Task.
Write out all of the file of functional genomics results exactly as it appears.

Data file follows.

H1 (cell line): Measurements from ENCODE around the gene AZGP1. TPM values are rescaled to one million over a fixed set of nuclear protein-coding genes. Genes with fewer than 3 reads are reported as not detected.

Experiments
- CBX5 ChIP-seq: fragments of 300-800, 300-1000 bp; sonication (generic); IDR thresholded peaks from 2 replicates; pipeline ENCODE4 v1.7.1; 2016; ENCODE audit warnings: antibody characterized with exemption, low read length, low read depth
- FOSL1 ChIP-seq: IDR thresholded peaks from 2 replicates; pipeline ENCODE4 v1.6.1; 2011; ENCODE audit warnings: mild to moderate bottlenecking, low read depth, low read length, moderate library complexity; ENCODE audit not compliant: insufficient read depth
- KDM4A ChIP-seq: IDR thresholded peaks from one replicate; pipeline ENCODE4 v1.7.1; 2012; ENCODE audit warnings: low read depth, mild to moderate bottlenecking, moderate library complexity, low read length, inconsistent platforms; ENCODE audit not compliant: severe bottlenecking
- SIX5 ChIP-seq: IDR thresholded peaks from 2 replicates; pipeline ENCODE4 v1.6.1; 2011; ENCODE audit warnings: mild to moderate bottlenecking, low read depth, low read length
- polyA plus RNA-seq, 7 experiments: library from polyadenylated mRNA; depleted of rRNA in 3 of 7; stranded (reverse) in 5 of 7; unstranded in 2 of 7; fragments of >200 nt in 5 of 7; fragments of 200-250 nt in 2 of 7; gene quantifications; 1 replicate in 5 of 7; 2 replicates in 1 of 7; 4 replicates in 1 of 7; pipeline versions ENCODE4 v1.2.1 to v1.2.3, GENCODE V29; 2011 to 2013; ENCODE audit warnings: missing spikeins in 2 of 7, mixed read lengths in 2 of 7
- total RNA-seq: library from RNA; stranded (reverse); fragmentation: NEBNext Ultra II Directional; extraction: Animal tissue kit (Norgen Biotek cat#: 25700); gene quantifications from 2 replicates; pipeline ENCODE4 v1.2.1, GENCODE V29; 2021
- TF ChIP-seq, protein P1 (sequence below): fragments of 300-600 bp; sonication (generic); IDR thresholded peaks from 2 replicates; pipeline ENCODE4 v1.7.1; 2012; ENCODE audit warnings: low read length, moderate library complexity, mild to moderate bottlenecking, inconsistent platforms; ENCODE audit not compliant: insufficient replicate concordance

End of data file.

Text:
H1 (cell line): Measurements from ENCODE around the gene AZGP1. TPM values are rescaled to one million over a fixed set of nuclear protein-coding genes. Genes with fewer than 3 reads are reported as not detected.

Experiments
- CBX5 ChIP-seq: fragments of 300-800, 300-1000 bp; sonication (generic); IDR thresholded peaks from 2 replicates; pipeline ENCODE4 v1.7.1; 2016; ENCODE audit warnings: antibody characterized with exemption, low read length, low read depth
- FOSL1 ChIP-seq: IDR thresholded peaks from 2 replicates; pipeline ENCODE4 v1.6.1; 2011; ENCODE audit warnings: mild to moderate bottlenecking, low read depth, low read length, moderate library complexity; ENCODE audit not compliant: insufficient read depth
- KDM4A ChIP-seq: IDR thresholded peaks from one replicate; pipeline ENCODE4 v1.7.1; 2012; ENCODE audit warnings: low read depth, mild to moderate bottlenecking, moderate library complexity, low read length, inconsistent platforms; ENCODE audit not compliant: severe bottlenecking
- SIX5 ChIP-seq: IDR thresholded peaks from 2 replicates; pipeline ENCODE4 v1.6.1; 2011; ENCODE audit warnings: mild to moderate bottlenecking, low read depth, low read length
- polyA plus RNA-seq, 7 experiments: library from polyadenylated mRNA; depleted of rRNA in 3 of 7; stranded (reverse) in 5 of 7; unstranded in 2 of 7; fragments of >200 nt in 5 of 7; fragments of 200-250 nt in 2 of 7; gene quantifications; 1 replicate in 5 of 7; 2 replicates in 1 of 7; 4 replicates in 1 of 7; pipeline versions ENCODE4 v1.2.1 to v1.2.3, GENCODE V29; 2011 to 2013; ENCODE audit warnings: missing spikeins in 2 of 7, mixed read lengths in 2 of 7
- total RNA-seq: library from RNA; stranded (reverse); fragmentation: NEBNext Ultra II Directional; extraction: Animal tissue kit (Norgen Biotek cat#: 25700); gene quantifications from 2 replicates; pipeline ENCODE4 v1.2.1, GENCODE V29; 2021
- TF ChIP-seq, protein P1 (sequence below): fragments of 300-600 bp; sonication (generic); IDR thresholded peaks from 2 replicates; pipeline ENCODE4 v1.7.1; 2012; ENCODE audit warnings: low read length, moderate library complexity, mild to moderate bottlenecking, inconsistent platforms; ENCODE audit not compliant: insufficient replicate concordance